Six local Boy Scouts attend the national jamboree

This article submitted by Linda Stelling on 8/19/97.

Six Paynesville Boy Scouts were among 36,000 attending the 1997 National Scout Jamboree at Fort A.P. Hill in Virginia.

Steve and Jamie Gilk, Scott Ingalsbe, Joe Lingl, Andy Torborg, and Jon Millner left Paynesville July 23, for an experience of a lifetime, and arrived back home on Aug. 8. They traveled with 72 other Scouts from the Central Minnesota Council and stayed in gyms, and various other buildings enroute and back. At one site, St. Albans, W. Va., they were to leave at 5 a.m., but the exit gates to the area were locked. They had to climb a six-foot high fence to reach their buses.

Enroute the Scouts stopped off at various cities to tour popular sites. Among them was the Football Hall of Fame in Ohio. Upon arrival at Fort A.P. Hill, the Scouts set up their tents and designed their gate which depicted Paul Bunyan and his ax. At the Jamboree, the Scouts became part of Troop 1007 and 1006.

The Scouts also got a chance to visit with and learn more about England and Ireland as they had four foreign Scouts join their troop. Their daily routine usually started at 6 a.m. at the Jamboree and they had a 10 p.m. curfew.

They toured the Vietnam Memorial, Washington Monument, Lincoln Memorial, Franklin Delano Roosevelt Memorial, Arlington Cemetery and Kennedyís Eternal Flame, Jefferson Memorial, Smithsonian, Ford Theatre and Mount Vernon.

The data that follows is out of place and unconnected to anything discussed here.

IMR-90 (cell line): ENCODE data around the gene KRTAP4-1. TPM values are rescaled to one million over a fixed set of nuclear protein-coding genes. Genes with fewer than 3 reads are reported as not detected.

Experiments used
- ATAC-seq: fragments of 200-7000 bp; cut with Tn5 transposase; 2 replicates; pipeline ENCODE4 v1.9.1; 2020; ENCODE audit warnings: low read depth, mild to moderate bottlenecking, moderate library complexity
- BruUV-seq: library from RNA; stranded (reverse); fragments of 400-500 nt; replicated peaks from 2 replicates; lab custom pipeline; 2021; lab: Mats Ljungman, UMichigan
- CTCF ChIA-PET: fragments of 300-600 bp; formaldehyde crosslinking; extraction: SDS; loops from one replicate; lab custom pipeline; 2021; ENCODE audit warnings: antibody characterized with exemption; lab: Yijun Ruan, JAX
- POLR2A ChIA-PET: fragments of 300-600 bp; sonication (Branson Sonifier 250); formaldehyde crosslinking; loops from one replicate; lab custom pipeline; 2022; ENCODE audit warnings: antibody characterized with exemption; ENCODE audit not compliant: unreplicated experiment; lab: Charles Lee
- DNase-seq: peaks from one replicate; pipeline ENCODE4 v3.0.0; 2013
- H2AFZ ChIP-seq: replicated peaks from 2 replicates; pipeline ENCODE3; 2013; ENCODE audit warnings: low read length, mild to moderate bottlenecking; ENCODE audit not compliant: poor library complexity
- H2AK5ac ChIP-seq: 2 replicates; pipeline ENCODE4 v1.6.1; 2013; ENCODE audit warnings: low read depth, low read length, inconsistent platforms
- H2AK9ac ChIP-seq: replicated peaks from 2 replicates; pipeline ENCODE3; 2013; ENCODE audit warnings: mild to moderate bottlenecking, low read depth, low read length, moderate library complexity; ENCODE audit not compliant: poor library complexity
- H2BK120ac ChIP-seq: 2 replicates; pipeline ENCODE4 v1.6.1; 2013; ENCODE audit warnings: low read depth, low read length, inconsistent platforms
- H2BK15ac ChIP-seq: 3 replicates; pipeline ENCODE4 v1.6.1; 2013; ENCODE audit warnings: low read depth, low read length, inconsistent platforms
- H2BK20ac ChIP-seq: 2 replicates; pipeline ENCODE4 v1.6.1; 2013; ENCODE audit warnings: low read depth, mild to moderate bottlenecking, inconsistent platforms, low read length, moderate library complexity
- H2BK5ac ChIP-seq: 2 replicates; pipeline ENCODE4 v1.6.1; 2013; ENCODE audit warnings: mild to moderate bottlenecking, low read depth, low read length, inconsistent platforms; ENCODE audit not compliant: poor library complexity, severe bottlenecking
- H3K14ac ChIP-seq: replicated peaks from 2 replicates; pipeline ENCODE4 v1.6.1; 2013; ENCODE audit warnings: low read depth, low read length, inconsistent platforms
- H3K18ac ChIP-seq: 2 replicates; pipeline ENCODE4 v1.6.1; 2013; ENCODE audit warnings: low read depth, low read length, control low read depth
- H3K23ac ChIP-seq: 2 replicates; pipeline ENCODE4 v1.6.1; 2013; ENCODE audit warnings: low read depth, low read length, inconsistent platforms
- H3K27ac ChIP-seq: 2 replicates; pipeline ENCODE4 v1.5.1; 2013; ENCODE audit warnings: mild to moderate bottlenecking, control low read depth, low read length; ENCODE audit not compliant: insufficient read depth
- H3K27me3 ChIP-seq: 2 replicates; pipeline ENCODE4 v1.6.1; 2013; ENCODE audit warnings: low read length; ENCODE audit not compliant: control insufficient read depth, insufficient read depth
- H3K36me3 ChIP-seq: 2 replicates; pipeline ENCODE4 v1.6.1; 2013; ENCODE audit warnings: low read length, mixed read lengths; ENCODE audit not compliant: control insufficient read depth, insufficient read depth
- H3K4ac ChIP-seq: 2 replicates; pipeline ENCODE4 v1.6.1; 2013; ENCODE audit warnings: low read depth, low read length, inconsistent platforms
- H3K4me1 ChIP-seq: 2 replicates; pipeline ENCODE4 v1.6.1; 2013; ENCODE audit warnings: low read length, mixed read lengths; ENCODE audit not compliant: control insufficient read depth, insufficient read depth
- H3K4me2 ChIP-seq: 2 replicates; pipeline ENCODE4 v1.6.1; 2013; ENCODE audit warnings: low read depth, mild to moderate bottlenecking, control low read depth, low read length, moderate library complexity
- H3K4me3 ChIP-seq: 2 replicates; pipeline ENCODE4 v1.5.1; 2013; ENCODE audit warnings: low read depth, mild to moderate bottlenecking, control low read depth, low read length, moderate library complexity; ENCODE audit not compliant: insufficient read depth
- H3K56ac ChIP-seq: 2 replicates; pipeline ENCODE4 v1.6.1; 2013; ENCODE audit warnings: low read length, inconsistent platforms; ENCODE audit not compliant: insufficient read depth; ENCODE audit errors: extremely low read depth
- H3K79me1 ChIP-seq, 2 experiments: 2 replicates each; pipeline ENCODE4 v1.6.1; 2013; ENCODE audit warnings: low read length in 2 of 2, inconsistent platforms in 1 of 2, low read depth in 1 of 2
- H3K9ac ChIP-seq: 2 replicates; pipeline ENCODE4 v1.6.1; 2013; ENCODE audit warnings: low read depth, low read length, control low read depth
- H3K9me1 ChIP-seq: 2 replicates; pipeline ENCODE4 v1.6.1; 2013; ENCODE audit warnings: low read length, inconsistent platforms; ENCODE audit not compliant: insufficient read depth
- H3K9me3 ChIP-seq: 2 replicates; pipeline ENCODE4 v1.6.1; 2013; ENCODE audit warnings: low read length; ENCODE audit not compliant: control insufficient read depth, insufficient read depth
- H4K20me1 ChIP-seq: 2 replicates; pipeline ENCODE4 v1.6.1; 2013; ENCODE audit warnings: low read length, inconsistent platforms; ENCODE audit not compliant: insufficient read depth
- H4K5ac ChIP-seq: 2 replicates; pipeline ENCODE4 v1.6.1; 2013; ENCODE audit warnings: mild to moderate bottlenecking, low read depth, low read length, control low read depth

Jamie Gilk pointed out that the granite blocks on the ground at the Roosevelt Memorial came from Cold Spring.

After arriving in his helicopter, President Clinton addressed the Scouts at the Jamboree on July 30. He even walked among the Scouts, shaking hands with many of them. Steve Gilk is proud to say he shook hands with the president.

Lingl feels the highlight of the trip for him was being at the Jamboree and taking part in all the activities.

When asked what he considered the highlight of the trip, Steve Gilk replied, ďthe whole trip. Everything was pretty fun. We saw a lot of new places.Ē Brother Jamie replied, sharing his scouting experience with others as a leader.

Jamie Gilk, 18, was one of the oldest Scouts in attendance. He served as a troop leader and took care of the first aid station at the Jamboree, handing out prescription medications to the various Scouts.

Torborg felt the highlight for him was meeting the foreign Scouts. ďThey were interesting to talk with. They talked real fast and had an accent,Ē Torborg said.

Ingalsbe said seeing the Smithsonian Museum was the highlight of the trip for him as it had so many interesting exhibits.

Trading pins and Scout patches was common at the Jamboree. Torborg said he started out with three council patches and received 10 to 15 in return. Lingl swapped his scout cap with a foreign Scout.

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